Commentary Magazine


Topic: Elizabeth Colbert Busch

The Democrats’ Sanford Gift Package

With only one day left before the special election in South Carolina’s First Congressional District, the race is still a virtual tossup between former Republican governor Mark Sanford and Democrat Elizabeth Colbert Busch, though polls appear to be trending in the favor of the GOP standard-bearer. While still too close to call, the fact that Sanford appears to have gained ground even after more attention has been diverted to his personal failings demonstrates that it may be impossible for even a candidacy as troubled as that of Sanford to lose a seat in that red a district.

That may seem like good news to Republicans who dread the idea of allowing Nancy Pelosi to get one seat closer to regaining the speakership. But, as the Washington Post’s Chris Cilizza pointed out today, a Sanford victory may well be even better news for the Democrats than a Busch victory. The thinking here is that he’s absolutely correct for three reasons.

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With only one day left before the special election in South Carolina’s First Congressional District, the race is still a virtual tossup between former Republican governor Mark Sanford and Democrat Elizabeth Colbert Busch, though polls appear to be trending in the favor of the GOP standard-bearer. While still too close to call, the fact that Sanford appears to have gained ground even after more attention has been diverted to his personal failings demonstrates that it may be impossible for even a candidacy as troubled as that of Sanford to lose a seat in that red a district.

That may seem like good news to Republicans who dread the idea of allowing Nancy Pelosi to get one seat closer to regaining the speakership. But, as the Washington Post’s Chris Cilizza pointed out today, a Sanford victory may well be even better news for the Democrats than a Busch victory. The thinking here is that he’s absolutely correct for three reasons.

First and perhaps most obviously, Sanford’s regaining of his old seat in the House will mean that he will be going to Washington next week rather than sinking back into the political oblivion that he so richly deserves. Sanford’s return to the Capitol means that the liberal mainstream media would find a new focus for their ongoing campaign to demonize Republicans. Sanford’s Appalachian Trail hijinks and his dismaying behavior toward his children—displayed yet again in a Huffington Post story where the candidate actually called his oldest son in the midst of an interview in order to solicit a testimonial for his parental bona fides—would not only be re-hashed endlessly but would mean that his every move and utterance would be scrutinized in the way that is usually reserved for party leadership figures or presidential candidates. And given Sanford’s penchant for saying and doing stupid things, Democrats can’t be blamed for betting that he will soon provide some new fodder for the late night comedians.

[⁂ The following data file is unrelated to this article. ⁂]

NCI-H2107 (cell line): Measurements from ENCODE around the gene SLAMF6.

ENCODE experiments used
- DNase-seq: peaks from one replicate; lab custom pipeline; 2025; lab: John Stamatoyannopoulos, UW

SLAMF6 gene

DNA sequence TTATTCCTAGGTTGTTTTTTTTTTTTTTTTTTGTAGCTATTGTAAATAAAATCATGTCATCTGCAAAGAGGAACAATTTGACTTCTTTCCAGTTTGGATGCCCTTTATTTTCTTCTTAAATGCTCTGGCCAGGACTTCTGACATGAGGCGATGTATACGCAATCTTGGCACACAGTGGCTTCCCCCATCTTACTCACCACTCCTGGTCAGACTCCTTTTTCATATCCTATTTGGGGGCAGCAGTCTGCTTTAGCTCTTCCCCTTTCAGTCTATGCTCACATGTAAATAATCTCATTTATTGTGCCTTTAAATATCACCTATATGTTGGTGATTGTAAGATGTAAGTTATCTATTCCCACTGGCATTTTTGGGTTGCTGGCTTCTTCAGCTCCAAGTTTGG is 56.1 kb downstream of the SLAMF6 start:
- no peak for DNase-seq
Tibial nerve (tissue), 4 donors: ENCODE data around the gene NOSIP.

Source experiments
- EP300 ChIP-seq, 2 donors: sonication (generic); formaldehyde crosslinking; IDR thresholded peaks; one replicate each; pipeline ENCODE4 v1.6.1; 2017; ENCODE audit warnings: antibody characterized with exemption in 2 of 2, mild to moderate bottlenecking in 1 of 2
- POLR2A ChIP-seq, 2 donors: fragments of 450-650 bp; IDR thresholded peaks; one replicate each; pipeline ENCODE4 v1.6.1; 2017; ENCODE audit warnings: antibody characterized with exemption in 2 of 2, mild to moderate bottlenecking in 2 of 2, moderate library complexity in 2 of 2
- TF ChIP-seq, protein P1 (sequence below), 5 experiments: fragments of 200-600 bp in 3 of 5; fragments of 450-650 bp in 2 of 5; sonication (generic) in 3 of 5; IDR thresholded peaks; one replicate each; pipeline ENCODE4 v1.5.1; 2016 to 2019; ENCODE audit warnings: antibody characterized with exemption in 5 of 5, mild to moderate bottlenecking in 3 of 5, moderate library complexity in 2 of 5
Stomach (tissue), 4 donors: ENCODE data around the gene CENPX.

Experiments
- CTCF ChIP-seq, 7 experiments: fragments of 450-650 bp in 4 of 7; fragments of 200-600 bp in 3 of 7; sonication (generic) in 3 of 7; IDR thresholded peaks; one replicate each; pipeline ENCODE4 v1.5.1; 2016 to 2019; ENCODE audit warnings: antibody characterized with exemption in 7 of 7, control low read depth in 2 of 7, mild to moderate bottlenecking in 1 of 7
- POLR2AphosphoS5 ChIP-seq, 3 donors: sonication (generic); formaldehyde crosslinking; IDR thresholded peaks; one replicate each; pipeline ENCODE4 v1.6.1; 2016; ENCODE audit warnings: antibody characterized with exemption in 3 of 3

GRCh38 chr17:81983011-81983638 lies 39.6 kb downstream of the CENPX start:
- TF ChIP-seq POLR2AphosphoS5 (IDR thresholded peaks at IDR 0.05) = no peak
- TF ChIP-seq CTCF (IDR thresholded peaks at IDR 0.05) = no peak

That leads us to the second reason why the GOP shouldn’t be hoping for a Sanford win. A loss tomorrow is probably the only way a national Republican Party that wants nothing more than to never hear his name again can be rid of Sanford. Once re-elected to that seat it will be difficult to dislodge him from it, meaning that he will be a permanent embarrassment rather than just a nightmare they can wake up from. His defeat will mean the much desired end of his political career and allow the party to regain the seat next time around with someone who won’t hurt other Republicans by his mere presence on the House floor and in the studios of the cable news networks.